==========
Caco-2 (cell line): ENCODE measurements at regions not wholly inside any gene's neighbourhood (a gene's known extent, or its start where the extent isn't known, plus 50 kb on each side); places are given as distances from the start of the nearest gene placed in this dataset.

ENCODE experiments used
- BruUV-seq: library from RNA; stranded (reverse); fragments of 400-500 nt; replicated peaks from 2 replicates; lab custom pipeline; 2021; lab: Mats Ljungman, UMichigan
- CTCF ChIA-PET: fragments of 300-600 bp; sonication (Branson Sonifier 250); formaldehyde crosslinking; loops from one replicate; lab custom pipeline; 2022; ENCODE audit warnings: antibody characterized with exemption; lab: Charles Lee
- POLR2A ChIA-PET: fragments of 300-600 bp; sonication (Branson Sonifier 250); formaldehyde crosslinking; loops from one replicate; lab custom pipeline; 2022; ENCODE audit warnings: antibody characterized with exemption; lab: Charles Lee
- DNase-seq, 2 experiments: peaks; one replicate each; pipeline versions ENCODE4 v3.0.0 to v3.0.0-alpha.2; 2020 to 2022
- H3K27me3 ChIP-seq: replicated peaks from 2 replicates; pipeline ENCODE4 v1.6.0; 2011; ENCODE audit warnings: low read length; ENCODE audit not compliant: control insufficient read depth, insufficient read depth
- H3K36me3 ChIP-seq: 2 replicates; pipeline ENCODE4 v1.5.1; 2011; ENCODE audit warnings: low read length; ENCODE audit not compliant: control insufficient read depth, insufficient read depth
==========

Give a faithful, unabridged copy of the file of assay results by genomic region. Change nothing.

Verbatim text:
Caco-2 (cell line): ENCODE measurements at regions not wholly inside any gene's neighbourhood (a gene's known extent, or its start where the extent isn't known, plus 50 kb on each side); places are given as distances from the start of the nearest gene placed in this dataset.

ENCODE experiments used
- BruUV-seq: library from RNA; stranded (reverse); fragments of 400-500 nt; replicated peaks from 2 replicates; lab custom pipeline; 2021; lab: Mats Ljungman, UMichigan
- CTCF ChIA-PET: fragments of 300-600 bp; sonication (Branson Sonifier 250); formaldehyde crosslinking; loops from one replicate; lab custom pipeline; 2022; ENCODE audit warnings: antibody characterized with exemption; lab: Charles Lee
- POLR2A ChIA-PET: fragments of 300-600 bp; sonication (Branson Sonifier 250); formaldehyde crosslinking; loops from one replicate; lab custom pipeline; 2022; ENCODE audit warnings: antibody characterized with exemption; lab: Charles Lee
- DNase-seq, 2 experiments: peaks; one replicate each; pipeline versions ENCODE4 v3.0.0 to v3.0.0-alpha.2; 2020 to 2022
- H3K27me3 ChIP-seq: replicated peaks from 2 replicates; pipeline ENCODE4 v1.6.0; 2011; ENCODE audit warnings: low read length; ENCODE audit not compliant: control insufficient read depth, insufficient read depth
- H3K36me3 ChIP-seq: 2 replicates; pipeline ENCODE4 v1.5.1; 2011; ENCODE audit warnings: low read length; ENCODE audit not compliant: control insufficient read depth, insufficient read depth